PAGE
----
The Environmental Quality Commission has delivered a climate action proposal to Menlo Park, and the next steps will be crucial for success. For the council to approve an ordinance requiring a switch from gas appliances to electric appliances, there needs to be a robust educational program that prepares residents. We have been Menlo Park residents for over 50 years, who live in a 103-year-old house that has a 100 amp service and even some knob and tube wiring. We have questions as to how we get started.
Does our home have the electrical capacity? This ordinance isn’t about the easy choice of paper or plastic shopping bags. The primary question is whether a home has sufficient electric power to service new electric appliances. If not, the first step is to hire a licensed electrician to get a permit and work with PG&E to upgrade the home’s electrical service. Not all residences in Menlo Park have sufficient electrical power capacity to run electric water heaters, electric space heaters, induction cooktops and ovens. Many older homes run on 100 amp, not the basic 200 amp needed.
Does a water heater need a dedicated circuit? Do water heaters, space heaters and induction cooktops and ovens need dedicated circuits? Won’t an electric car charger require its own circuit? Even a home with 200 amp service will need dedicated circuits to be wired to new high-demand electric appliances. Now, this is getting complicated!
Do we have the basic facts? It’s Thanksgiving night, the gas water heater dies. Can we simply buy and plug in a new electric water heater? Not so fast! Our old electric panel doesn’t have the capacity to power a new electric model. Making the required panel upgrades could take weeks. Homeowners should not buy an electric water heater before knowing if the home has the power and a dedicated service to run one.
City-sponsored tutorials are needed with experienced electricians and utility engineers to explain how to get started. A free home visit by an electrician provided by the city to evaluate the home’s current electrical power would help. It’s not as simple as purchasing and plugging in electric appliances -- it’s more complicated. There’s the option of including a heat pump, which calls for additional research and a thorough reading of the brilliant Almanac article by Sherry Listgarten.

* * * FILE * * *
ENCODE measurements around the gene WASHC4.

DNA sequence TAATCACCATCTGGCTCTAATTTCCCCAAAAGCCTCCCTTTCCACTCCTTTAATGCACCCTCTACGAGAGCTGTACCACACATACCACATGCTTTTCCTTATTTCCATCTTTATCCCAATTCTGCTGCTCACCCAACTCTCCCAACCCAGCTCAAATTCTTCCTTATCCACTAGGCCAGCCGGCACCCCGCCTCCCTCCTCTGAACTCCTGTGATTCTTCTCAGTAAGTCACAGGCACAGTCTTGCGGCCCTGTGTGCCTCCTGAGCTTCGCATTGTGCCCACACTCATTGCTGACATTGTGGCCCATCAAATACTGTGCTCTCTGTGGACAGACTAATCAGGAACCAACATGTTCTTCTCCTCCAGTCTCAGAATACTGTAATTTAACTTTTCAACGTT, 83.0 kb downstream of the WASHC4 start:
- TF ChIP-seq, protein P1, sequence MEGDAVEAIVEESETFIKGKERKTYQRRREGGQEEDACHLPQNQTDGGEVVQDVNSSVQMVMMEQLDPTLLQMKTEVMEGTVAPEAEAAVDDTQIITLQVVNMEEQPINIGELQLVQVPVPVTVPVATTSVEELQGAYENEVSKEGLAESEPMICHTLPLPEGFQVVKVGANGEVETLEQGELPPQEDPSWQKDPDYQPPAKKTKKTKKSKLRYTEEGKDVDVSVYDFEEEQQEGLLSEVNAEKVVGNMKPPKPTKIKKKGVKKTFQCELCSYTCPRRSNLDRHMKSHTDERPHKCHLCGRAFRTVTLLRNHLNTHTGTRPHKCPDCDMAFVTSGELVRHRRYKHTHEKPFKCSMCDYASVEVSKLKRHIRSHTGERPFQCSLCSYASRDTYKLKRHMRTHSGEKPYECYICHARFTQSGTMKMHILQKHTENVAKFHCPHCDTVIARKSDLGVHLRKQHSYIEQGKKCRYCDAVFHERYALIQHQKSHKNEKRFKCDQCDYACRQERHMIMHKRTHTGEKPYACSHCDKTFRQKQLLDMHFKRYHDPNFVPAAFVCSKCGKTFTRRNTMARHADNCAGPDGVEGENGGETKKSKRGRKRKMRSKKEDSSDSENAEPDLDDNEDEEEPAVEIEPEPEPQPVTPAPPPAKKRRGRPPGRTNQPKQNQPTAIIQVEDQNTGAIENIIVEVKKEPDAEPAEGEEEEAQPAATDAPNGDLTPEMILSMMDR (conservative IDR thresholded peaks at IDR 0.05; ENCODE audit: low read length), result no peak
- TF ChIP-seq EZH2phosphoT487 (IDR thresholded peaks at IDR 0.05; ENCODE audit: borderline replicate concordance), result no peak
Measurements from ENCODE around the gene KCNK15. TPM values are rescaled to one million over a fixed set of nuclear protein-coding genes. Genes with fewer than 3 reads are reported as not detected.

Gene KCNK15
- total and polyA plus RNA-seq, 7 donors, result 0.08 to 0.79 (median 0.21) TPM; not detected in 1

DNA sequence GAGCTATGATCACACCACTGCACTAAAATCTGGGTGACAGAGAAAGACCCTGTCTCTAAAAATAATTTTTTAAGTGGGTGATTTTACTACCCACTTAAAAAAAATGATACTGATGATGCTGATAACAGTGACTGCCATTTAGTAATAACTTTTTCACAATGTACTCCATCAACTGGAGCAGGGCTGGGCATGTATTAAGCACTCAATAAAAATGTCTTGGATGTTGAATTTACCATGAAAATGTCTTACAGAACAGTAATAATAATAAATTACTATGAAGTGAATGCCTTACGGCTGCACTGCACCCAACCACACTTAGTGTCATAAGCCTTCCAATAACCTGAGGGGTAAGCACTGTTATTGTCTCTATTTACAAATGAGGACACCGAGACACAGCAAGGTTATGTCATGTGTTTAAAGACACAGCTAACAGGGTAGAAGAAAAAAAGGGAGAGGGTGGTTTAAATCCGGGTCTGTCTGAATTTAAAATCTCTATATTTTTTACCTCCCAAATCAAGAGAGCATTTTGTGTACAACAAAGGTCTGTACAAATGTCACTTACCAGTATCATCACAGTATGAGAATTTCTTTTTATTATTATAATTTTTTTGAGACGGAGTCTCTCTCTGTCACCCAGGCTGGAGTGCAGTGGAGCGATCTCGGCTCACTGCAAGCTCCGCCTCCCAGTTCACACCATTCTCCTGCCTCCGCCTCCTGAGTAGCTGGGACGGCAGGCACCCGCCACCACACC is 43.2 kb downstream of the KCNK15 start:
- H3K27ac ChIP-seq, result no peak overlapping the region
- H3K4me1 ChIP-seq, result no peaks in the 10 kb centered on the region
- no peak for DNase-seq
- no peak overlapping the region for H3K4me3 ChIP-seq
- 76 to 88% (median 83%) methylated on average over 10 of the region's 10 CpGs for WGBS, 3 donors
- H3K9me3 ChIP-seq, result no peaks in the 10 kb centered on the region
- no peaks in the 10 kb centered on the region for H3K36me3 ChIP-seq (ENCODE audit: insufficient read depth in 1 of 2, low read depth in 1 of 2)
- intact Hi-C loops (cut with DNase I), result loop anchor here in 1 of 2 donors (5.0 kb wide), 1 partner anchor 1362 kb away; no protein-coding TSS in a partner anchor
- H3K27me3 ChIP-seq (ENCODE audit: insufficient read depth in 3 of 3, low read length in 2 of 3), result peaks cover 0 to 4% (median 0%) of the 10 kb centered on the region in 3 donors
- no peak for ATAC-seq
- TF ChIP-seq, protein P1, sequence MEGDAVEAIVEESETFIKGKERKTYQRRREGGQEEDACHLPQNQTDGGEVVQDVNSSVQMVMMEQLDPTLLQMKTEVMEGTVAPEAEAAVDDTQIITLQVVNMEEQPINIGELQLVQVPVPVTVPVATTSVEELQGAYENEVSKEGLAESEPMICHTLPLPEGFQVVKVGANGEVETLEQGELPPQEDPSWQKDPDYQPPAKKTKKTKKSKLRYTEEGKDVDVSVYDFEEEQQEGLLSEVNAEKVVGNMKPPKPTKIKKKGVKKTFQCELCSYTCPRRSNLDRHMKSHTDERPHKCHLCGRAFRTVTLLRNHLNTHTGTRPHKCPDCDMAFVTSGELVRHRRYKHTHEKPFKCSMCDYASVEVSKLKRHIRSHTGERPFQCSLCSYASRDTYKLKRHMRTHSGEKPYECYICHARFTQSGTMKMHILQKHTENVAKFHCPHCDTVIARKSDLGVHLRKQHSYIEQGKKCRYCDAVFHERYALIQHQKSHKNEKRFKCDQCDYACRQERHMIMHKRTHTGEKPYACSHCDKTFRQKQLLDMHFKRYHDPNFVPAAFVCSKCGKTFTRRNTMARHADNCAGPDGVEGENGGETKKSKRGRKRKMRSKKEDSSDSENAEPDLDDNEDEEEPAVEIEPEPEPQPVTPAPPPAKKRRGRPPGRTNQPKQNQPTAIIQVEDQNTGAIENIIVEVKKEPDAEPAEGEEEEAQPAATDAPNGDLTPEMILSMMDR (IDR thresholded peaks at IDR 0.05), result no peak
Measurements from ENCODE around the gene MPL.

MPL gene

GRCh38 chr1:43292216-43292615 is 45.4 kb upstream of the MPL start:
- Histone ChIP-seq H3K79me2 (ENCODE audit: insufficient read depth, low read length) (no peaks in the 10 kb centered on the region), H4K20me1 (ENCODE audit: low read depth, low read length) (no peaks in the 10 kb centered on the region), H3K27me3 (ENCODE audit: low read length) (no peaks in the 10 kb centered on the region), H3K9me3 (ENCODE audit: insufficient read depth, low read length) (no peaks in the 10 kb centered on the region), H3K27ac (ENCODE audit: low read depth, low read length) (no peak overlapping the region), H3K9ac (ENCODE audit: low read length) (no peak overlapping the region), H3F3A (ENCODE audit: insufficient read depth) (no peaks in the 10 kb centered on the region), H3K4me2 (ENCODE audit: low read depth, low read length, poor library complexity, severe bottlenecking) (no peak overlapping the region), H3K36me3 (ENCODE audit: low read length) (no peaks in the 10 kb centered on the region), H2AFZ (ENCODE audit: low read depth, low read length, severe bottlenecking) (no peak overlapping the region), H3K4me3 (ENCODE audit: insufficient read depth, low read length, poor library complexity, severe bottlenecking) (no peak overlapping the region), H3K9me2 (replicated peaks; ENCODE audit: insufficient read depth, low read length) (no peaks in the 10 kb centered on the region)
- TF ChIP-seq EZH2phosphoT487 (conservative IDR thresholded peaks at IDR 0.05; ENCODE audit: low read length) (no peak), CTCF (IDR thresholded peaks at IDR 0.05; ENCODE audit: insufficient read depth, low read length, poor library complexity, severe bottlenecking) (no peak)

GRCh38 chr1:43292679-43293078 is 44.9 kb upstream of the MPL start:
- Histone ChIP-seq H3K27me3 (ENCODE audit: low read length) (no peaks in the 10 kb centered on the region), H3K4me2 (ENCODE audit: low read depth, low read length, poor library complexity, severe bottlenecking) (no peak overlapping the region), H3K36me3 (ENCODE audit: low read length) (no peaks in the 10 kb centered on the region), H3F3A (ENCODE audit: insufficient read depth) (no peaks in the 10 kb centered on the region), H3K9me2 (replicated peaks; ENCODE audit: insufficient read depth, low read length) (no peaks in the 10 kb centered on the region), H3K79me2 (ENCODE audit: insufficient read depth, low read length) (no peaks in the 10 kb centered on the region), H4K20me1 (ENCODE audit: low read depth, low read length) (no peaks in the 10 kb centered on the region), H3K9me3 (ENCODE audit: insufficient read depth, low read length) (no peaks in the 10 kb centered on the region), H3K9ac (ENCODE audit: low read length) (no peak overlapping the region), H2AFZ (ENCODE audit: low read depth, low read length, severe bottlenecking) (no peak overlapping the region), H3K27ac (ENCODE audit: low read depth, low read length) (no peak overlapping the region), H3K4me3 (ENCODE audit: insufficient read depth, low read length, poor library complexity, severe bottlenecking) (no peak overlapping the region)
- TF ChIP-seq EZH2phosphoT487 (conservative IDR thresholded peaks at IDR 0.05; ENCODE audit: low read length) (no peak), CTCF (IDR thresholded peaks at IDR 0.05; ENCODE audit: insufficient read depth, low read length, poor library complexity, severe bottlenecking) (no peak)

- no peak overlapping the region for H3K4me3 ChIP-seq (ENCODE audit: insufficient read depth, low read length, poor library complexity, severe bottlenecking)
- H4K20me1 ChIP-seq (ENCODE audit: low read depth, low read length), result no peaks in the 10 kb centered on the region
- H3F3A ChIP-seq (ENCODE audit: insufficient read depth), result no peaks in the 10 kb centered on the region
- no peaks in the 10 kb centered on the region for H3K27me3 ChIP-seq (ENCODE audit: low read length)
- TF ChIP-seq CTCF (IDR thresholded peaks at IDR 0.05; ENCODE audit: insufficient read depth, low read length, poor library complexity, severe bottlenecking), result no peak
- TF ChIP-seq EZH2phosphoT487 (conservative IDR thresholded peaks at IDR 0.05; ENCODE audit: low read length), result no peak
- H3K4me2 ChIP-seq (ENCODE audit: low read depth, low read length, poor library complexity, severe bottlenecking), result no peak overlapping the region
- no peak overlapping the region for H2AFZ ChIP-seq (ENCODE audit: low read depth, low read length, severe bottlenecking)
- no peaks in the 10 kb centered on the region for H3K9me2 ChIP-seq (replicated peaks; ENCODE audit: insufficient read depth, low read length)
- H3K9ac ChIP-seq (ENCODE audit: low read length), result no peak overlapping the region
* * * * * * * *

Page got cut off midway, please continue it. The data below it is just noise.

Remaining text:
Steps for success: To make the climate plan ordinance successful, the city might start with identifying the number of homes that first need panel upgrades. The city’s job is to educate, and to provide incentives for taking the first step of upgrading panels. Public tutorials, free home assessments of electrical capacity, and an easy-to-understand list of steps to follow are essential. BayREN rebates don’t include basic panel upgrades, so many residents will be left out.
Hold off on mandates: The decision by Menlo Park to mandate the replacement of gas appliances for electric appliances should wait until the groundwork is first laid. A ballot measure on the Environmental Quality Commission's plan would be a delay and a distraction. The council has the authority to increase the utility users tax to 3% for a program to assist low-income homeowners. The nexus between the utility users tax and the move to a carbon neutral city is made to order.
Menlo Park is on the right path, and the steps to take and their sequence are crucial for success.
Brielle Johnck is a former Environmental Quality Commission member and Steve Schmidt is a former mayor of Menlo Park. They reside in Menlo Park.